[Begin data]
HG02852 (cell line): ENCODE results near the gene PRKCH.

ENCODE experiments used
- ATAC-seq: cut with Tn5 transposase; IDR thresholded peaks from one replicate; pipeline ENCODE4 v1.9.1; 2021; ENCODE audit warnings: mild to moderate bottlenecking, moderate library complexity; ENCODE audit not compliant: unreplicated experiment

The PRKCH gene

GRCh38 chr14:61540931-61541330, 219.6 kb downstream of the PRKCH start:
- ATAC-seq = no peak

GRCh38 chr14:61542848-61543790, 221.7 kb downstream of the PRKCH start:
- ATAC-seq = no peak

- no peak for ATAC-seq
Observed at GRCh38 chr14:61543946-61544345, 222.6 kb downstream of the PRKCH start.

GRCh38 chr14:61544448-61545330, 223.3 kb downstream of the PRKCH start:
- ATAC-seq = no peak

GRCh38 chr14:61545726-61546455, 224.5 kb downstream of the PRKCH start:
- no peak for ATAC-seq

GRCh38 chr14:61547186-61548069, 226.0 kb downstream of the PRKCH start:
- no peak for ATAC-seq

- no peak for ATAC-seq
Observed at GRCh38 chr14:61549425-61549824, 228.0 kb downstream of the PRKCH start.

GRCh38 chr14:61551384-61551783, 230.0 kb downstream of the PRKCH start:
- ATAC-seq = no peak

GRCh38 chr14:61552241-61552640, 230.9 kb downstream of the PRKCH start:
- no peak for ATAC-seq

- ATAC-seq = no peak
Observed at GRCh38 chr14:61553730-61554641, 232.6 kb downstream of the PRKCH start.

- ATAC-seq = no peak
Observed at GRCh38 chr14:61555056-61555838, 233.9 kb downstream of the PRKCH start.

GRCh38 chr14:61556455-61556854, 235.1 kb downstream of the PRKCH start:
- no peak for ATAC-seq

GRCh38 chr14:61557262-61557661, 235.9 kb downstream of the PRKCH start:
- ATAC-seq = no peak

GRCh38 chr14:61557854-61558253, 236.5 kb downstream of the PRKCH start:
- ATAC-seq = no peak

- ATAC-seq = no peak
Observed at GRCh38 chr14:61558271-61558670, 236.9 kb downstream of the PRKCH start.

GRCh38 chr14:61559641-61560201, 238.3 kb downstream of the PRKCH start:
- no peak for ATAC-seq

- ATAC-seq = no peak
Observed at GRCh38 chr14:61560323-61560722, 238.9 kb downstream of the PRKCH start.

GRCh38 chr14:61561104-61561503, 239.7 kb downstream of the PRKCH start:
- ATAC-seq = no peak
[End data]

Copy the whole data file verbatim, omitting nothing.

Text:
HG02852 (cell line): ENCODE results near the gene PRKCH.

ENCODE experiments used
- ATAC-seq: cut with Tn5 transposase; IDR thresholded peaks from one replicate; pipeline ENCODE4 v1.9.1; 2021; ENCODE audit warnings: mild to moderate bottlenecking, moderate library complexity; ENCODE audit not compliant: unreplicated experiment

The PRKCH gene

GRCh38 chr14:61540931-61541330, 219.6 kb downstream of the PRKCH start:
- ATAC-seq = no peak

GRCh38 chr14:61542848-61543790, 221.7 kb downstream of the PRKCH start:
- ATAC-seq = no peak

- no peak for ATAC-seq
Observed at GRCh38 chr14:61543946-61544345, 222.6 kb downstream of the PRKCH start.

GRCh38 chr14:61544448-61545330, 223.3 kb downstream of the PRKCH start:
- ATAC-seq = no peak

GRCh38 chr14:61545726-61546455, 224.5 kb downstream of the PRKCH start:
- no peak for ATAC-seq

GRCh38 chr14:61547186-61548069, 226.0 kb downstream of the PRKCH start:
- no peak for ATAC-seq

- no peak for ATAC-seq
Observed at GRCh38 chr14:61549425-61549824, 228.0 kb downstream of the PRKCH start.

GRCh38 chr14:61551384-61551783, 230.0 kb downstream of the PRKCH start:
- ATAC-seq = no peak

GRCh38 chr14:61552241-61552640, 230.9 kb downstream of the PRKCH start:
- no peak for ATAC-seq

- ATAC-seq = no peak
Observed at GRCh38 chr14:61553730-61554641, 232.6 kb downstream of the PRKCH start.

- ATAC-seq = no peak
Observed at GRCh38 chr14:61555056-61555838, 233.9 kb downstream of the PRKCH start.

GRCh38 chr14:61556455-61556854, 235.1 kb downstream of the PRKCH start:
- no peak for ATAC-seq

GRCh38 chr14:61557262-61557661, 235.9 kb downstream of the PRKCH start:
- ATAC-seq = no peak

GRCh38 chr14:61557854-61558253, 236.5 kb downstream of the PRKCH start:
- ATAC-seq = no peak

- ATAC-seq = no peak
Observed at GRCh38 chr14:61558271-61558670, 236.9 kb downstream of the PRKCH start.

GRCh38 chr14:61559641-61560201, 238.3 kb downstream of the PRKCH start:
- no peak for ATAC-seq

- ATAC-seq = no peak
Observed at GRCh38 chr14:61560323-61560722, 238.9 kb downstream of the PRKCH start.

GRCh38 chr14:61561104-61561503, 239.7 kb downstream of the PRKCH start:
- ATAC-seq = no peak